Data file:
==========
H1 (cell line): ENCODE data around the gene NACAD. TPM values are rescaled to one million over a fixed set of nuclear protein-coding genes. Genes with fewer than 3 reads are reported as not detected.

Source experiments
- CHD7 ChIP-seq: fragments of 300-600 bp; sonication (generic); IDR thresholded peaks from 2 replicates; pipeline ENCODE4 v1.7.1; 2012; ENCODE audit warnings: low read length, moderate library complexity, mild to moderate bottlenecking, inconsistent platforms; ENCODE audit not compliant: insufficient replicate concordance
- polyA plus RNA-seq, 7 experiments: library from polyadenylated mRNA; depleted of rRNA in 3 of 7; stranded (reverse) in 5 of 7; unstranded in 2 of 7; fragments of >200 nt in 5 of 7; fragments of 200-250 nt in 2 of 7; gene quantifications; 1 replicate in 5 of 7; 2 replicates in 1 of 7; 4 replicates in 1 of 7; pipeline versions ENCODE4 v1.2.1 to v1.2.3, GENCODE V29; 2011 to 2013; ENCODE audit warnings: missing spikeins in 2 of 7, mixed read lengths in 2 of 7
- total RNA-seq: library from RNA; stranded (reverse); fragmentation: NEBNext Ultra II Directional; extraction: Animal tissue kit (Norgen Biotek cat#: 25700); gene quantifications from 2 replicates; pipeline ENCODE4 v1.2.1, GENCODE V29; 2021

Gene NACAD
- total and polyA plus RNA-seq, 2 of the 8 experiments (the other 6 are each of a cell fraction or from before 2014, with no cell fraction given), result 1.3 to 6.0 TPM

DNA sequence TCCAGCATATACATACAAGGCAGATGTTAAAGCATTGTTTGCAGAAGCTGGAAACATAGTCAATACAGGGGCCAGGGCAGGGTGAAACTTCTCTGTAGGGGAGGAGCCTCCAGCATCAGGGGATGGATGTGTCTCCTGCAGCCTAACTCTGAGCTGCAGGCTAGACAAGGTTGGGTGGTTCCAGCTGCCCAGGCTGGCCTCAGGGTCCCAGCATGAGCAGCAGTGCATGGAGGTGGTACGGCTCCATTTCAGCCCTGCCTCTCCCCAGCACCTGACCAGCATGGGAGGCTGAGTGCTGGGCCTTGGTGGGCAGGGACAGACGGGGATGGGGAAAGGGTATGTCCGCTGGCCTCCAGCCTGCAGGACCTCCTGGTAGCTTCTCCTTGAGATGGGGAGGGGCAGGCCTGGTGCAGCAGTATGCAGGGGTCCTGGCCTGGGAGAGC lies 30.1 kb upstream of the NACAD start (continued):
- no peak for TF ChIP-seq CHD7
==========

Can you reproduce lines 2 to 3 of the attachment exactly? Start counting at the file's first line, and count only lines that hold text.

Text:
Source experiments
- CHD7 ChIP-seq: fragments of 300-600 bp; sonication (generic); IDR thresholded peaks from 2 replicates; pipeline ENCODE4 v1.7.1; 2012; ENCODE audit warnings: low read length, moderate library complexity, mild to moderate bottlenecking, inconsistent platforms; ENCODE audit not compliant: insufficient replicate concordance